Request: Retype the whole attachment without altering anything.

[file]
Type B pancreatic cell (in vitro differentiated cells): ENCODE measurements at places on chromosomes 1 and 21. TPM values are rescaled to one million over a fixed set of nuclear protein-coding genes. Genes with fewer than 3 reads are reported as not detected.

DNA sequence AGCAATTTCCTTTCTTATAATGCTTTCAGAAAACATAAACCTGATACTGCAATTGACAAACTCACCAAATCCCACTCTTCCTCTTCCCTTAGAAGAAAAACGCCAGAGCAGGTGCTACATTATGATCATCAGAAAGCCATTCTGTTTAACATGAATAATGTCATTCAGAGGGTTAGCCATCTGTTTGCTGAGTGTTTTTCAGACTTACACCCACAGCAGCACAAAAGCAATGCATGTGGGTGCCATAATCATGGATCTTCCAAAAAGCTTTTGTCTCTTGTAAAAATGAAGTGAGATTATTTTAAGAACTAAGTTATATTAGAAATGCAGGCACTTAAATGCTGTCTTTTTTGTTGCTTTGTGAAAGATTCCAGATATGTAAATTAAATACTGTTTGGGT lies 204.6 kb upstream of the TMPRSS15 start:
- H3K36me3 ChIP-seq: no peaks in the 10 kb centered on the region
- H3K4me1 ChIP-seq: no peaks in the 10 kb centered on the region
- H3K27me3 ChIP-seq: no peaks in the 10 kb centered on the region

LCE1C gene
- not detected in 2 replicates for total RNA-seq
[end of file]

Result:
Type B pancreatic cell (in vitro differentiated cells): ENCODE measurements at places on chromosomes 1 and 21. TPM values are rescaled to one million over a fixed set of nuclear protein-coding genes. Genes with fewer than 3 reads are reported as not detected.

DNA sequence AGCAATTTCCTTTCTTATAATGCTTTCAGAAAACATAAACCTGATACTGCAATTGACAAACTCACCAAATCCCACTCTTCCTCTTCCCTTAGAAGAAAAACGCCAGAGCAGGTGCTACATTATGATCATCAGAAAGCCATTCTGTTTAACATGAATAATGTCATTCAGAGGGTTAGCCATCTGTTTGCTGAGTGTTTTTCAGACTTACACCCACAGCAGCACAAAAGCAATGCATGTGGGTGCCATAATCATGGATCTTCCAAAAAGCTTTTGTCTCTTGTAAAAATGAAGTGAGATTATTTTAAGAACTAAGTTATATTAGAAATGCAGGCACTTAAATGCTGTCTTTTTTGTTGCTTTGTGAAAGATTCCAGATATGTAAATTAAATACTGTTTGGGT lies 204.6 kb upstream of the TMPRSS15 start:
- H3K36me3 ChIP-seq: no peaks in the 10 kb centered on the region
- H3K4me1 ChIP-seq: no peaks in the 10 kb centered on the region
- H3K27me3 ChIP-seq: no peaks in the 10 kb centered on the region

LCE1C gene
- not detected in 2 replicates for total RNA-seq